How prepared are postgraduate primary pre-service teachers in delivering physical education as they approach their NQT Year?

Abstract

Background
Each year, primary pre-service teachers (PPST’s) graduate from initial teacher education (ITE) and transition into the primary workplace as newly qualified teachers (NQTs). With NQTs expected to be able to hit the ground running delivering the national curriculum, this study explores how prepared PPSTs feel in regards to teaching physical education (PE) and how the primary PE and school sport (PESS) premium funding could be affecting this. The funding has catalysed distinct changes to the PE workforce in primary schools that has also had an effect on the experiences of PPSTs whilst on school placement. In order for schools and ITE to respond and better prepare PPSTs, an understanding of these feelings would be beneficial to promote more effective development towards feeling confident and competent to teach PE.

Method
The study involved 48 participants completing a postgraduate in primary education as they approached the end of their course. Of those participants, 26 were on a generalist pathway, whilst 22 participants were on an ‘additional PE ITE hours or modules’ pathway. The participants were representative of six university’s from around England. Participants completed an online questionnaire based around their thoughts and feelings relating to four key themes. The four key research themes were:

  1. Experiences
  2. Outsourcing
  3. ‘Preparedness’
  4. Continual Professional Development

Key Findings

  1. Experiences: Prior to starting the course, the majority of PPSTs had taught zero hours of PE, but had observed 1-5 hours of PE. On completion of their PGCE, the majority of PPSTs had taught and observed 1-5 hours of PE.
  2. Outsourcing: The majority of PPSTs found the use of outsourced coaches to be a benefit to pupils; however, they had mixed feelings regarding the benefits towards teachers.
  3. ‘Preparedness’: The PPSTs felt that their university contact time on PE was “about right”. The PPSTs ability to use technology within PE was rated as their lowest area of confidence. Activity areas of least confidence were swimming, dance and gymnastics, with a lack of experience being the defining factor.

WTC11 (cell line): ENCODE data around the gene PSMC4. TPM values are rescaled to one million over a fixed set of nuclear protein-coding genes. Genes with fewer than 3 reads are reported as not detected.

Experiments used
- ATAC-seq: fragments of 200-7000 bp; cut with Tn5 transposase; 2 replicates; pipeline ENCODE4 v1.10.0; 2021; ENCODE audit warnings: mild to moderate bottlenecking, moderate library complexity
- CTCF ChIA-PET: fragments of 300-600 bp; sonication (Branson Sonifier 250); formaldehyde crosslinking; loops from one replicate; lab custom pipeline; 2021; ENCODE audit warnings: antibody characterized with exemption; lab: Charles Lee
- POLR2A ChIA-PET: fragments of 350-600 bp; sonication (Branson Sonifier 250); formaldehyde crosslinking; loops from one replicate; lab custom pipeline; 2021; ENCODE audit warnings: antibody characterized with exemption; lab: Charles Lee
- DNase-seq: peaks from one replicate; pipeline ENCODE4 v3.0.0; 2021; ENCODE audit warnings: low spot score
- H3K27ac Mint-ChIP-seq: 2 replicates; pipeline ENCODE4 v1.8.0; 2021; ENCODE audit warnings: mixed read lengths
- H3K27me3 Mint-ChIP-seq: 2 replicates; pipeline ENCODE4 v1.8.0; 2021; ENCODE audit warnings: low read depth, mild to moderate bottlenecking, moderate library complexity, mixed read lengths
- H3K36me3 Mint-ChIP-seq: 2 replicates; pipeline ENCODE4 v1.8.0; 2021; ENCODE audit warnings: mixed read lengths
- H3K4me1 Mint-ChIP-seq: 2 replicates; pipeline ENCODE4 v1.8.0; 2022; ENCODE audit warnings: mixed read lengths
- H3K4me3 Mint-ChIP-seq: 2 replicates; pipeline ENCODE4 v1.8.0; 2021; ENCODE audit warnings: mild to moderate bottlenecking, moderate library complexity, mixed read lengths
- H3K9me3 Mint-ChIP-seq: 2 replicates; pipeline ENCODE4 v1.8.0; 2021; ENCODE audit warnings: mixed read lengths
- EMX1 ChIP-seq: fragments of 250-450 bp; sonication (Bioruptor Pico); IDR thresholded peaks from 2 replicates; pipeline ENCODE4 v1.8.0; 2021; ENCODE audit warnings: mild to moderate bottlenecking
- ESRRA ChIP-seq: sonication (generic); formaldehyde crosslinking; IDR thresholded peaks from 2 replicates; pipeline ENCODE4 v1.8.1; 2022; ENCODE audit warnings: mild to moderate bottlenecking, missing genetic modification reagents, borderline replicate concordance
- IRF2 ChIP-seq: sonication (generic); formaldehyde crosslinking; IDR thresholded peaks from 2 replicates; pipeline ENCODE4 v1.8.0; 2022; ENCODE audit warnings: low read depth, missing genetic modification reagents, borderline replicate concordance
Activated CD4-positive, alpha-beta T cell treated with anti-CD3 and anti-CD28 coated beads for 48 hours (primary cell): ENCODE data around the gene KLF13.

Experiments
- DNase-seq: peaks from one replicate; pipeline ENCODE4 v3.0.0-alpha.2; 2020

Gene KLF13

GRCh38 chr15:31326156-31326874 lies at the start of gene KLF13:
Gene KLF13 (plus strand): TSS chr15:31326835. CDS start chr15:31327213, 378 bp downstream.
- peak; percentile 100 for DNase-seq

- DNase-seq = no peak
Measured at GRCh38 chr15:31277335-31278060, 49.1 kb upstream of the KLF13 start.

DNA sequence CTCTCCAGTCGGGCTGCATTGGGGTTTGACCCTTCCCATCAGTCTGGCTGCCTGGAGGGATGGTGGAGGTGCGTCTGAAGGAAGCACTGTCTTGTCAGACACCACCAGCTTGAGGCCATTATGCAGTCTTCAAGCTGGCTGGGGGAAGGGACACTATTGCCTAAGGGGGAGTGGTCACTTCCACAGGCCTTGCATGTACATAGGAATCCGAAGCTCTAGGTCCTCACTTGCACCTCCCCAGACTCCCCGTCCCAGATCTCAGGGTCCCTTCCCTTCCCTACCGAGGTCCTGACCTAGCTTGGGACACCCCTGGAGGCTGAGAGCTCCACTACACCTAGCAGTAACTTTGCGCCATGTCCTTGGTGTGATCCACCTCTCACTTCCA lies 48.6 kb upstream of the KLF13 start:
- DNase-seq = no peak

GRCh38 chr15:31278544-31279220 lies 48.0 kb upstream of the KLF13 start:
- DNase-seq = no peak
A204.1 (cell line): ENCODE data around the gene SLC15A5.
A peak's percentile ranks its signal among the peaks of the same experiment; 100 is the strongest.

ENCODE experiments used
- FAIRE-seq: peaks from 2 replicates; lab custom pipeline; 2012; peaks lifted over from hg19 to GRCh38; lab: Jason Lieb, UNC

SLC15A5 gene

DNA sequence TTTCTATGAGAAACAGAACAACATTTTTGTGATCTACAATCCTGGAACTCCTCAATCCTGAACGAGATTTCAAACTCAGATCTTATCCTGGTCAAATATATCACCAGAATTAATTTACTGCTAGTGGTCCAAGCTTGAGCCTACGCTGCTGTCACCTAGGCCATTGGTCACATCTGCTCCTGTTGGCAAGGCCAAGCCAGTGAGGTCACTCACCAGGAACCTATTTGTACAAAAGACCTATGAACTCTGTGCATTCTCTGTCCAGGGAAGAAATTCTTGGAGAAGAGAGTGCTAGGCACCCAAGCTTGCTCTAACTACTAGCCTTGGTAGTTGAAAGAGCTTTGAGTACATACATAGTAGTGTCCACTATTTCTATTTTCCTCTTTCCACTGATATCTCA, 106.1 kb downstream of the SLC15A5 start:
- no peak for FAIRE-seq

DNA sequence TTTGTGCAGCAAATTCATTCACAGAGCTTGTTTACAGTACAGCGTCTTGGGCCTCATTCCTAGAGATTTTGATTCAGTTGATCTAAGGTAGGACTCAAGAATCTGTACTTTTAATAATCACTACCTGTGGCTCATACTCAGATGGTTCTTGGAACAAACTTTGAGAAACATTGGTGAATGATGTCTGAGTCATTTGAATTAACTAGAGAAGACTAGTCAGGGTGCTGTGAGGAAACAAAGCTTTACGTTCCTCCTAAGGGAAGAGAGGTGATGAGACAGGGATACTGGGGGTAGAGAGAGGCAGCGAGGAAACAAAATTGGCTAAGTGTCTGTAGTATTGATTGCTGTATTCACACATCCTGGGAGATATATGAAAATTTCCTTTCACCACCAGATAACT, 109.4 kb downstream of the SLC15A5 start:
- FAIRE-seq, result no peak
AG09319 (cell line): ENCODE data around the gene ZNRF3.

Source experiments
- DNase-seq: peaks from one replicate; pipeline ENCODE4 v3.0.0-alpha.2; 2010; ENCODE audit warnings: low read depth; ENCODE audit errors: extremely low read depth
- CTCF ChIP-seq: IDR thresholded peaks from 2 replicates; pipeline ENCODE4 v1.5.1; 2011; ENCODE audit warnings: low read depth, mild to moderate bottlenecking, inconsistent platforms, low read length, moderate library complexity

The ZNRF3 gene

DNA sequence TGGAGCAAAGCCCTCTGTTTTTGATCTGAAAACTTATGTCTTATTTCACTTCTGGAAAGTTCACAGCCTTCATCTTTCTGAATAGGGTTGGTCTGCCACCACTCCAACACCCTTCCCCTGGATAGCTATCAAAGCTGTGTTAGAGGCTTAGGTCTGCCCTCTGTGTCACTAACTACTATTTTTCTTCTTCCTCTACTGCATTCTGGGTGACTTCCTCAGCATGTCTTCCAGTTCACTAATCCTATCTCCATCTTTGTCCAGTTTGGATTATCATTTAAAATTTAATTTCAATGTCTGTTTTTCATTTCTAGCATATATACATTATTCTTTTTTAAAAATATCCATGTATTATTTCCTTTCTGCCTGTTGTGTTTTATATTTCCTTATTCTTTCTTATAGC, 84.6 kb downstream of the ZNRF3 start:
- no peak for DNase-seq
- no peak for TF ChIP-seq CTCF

4. Continual Professional Development: Learning technology was found to be the largest CPD need. Observing other teachers/coaches was determined as the most likely method of CPD in their NQT year, whilst engaging in social media was least likely.

Conclusions
It is clear that numerous factors affect how prepared a PPST feels towards teaching PE. Based around the findings related to the four key themes, I encourage action be taken on the following four recommendations:

  1. The delivery of PE to become the sole domain of the teacher with QTS, a recommendation specified in the APPG (2019) report, but not transpiring into the current day.
  2. Schools to provide as many experiences in PE for the PPST whilst on placement. With the majority of PPSTs receiving between 1-5 hours, it is no wonder that not all feel very prepared for their NQT year.
  3. A call for ITE to address their use of technology and improve a PPST’s TPACK.
  4. Provide additional experiences during ITE around PE, including activity areas outside of games, namely swimming, gymnastics and dance.

Moving forwards, I recommend that we evaluate the effectiveness of primary PE and discuss conceptual models towards future transformative practice, investigating whether a generalist teacher or a specialist primary PE teacher be responsible for delivering PE in the primary school of the future.

How prepared are postgraduate primary pre-service teachers in delivering physical education as they approach their NQT Year?

How prepared are postgraduate primary pre-service teachers in delivering physical education as they approach their NQT Year?

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